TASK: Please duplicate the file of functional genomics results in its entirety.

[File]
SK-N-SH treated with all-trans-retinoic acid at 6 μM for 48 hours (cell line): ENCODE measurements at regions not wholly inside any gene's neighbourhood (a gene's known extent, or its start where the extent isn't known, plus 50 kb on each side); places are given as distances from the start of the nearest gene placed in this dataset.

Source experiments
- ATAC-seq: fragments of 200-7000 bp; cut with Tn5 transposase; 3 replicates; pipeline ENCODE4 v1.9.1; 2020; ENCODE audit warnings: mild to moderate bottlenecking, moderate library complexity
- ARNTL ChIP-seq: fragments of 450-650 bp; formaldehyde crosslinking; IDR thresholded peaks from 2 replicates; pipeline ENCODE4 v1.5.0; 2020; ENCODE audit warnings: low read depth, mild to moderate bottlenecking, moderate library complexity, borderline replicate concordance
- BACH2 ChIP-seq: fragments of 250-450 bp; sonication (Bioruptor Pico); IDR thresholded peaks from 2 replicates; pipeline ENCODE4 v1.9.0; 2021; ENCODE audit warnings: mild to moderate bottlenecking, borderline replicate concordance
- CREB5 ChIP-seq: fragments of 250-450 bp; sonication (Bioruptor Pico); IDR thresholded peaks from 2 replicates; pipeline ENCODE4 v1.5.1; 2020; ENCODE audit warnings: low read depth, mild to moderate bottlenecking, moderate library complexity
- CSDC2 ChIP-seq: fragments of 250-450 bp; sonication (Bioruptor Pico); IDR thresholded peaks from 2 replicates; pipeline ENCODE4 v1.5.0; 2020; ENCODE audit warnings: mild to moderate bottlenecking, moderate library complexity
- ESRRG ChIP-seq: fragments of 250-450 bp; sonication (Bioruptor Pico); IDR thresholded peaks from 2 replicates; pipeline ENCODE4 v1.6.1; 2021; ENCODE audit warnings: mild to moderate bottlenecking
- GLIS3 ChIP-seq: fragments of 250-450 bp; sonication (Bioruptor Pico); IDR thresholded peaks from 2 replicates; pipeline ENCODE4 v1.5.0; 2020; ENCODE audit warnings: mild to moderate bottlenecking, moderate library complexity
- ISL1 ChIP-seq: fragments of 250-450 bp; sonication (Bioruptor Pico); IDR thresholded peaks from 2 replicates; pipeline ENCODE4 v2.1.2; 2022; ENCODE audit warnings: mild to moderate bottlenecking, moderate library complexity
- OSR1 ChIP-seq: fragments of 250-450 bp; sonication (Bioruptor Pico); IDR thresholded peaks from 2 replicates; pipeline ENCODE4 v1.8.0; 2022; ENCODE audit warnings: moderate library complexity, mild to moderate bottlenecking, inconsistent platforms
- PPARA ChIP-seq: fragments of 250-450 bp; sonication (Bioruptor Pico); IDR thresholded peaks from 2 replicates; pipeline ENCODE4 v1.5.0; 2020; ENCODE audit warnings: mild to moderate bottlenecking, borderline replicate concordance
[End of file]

SK-N-SH treated with all-trans-retinoic acid at 6 μM for 48 hours (cell line): ENCODE measurements at regions not wholly inside any gene's neighbourhood (a gene's known extent, or its start where the extent isn't known, plus 50 kb on each side); places are given as distances from the start of the nearest gene placed in this dataset.

Source experiments
- ATAC-seq: fragments of 200-7000 bp; cut with Tn5 transposase; 3 replicates; pipeline ENCODE4 v1.9.1; 2020; ENCODE audit warnings: mild to moderate bottlenecking, moderate library complexity
- ARNTL ChIP-seq: fragments of 450-650 bp; formaldehyde crosslinking; IDR thresholded peaks from 2 replicates; pipeline ENCODE4 v1.5.0; 2020; ENCODE audit warnings: low read depth, mild to moderate bottlenecking, moderate library complexity, borderline replicate concordance
- BACH2 ChIP-seq: fragments of 250-450 bp; sonication (Bioruptor Pico); IDR thresholded peaks from 2 replicates; pipeline ENCODE4 v1.9.0; 2021; ENCODE audit warnings: mild to moderate bottlenecking, borderline replicate concordance
- CREB5 ChIP-seq: fragments of 250-450 bp; sonication (Bioruptor Pico); IDR thresholded peaks from 2 replicates; pipeline ENCODE4 v1.5.1; 2020; ENCODE audit warnings: low read depth, mild to moderate bottlenecking, moderate library complexity
- CSDC2 ChIP-seq: fragments of 250-450 bp; sonication (Bioruptor Pico); IDR thresholded peaks from 2 replicates; pipeline ENCODE4 v1.5.0; 2020; ENCODE audit warnings: mild to moderate bottlenecking, moderate library complexity
- ESRRG ChIP-seq: fragments of 250-450 bp; sonication (Bioruptor Pico); IDR thresholded peaks from 2 replicates; pipeline ENCODE4 v1.6.1; 2021; ENCODE audit warnings: mild to moderate bottlenecking
- GLIS3 ChIP-seq: fragments of 250-450 bp; sonication (Bioruptor Pico); IDR thresholded peaks from 2 replicates; pipeline ENCODE4 v1.5.0; 2020; ENCODE audit warnings: mild to moderate bottlenecking, moderate library complexity
- ISL1 ChIP-seq: fragments of 250-450 bp; sonication (Bioruptor Pico); IDR thresholded peaks from 2 replicates; pipeline ENCODE4 v2.1.2; 2022; ENCODE audit warnings: mild to moderate bottlenecking, moderate library complexity
- OSR1 ChIP-seq: fragments of 250-450 bp; sonication (Bioruptor Pico); IDR thresholded peaks from 2 replicates; pipeline ENCODE4 v1.8.0; 2022; ENCODE audit warnings: moderate library complexity, mild to moderate bottlenecking, inconsistent platforms
- PPARA ChIP-seq: fragments of 250-450 bp; sonication (Bioruptor Pico); IDR thresholded peaks from 2 replicates; pipeline ENCODE4 v1.5.0; 2020; ENCODE audit warnings: mild to moderate bottlenecking, borderline replicate concordance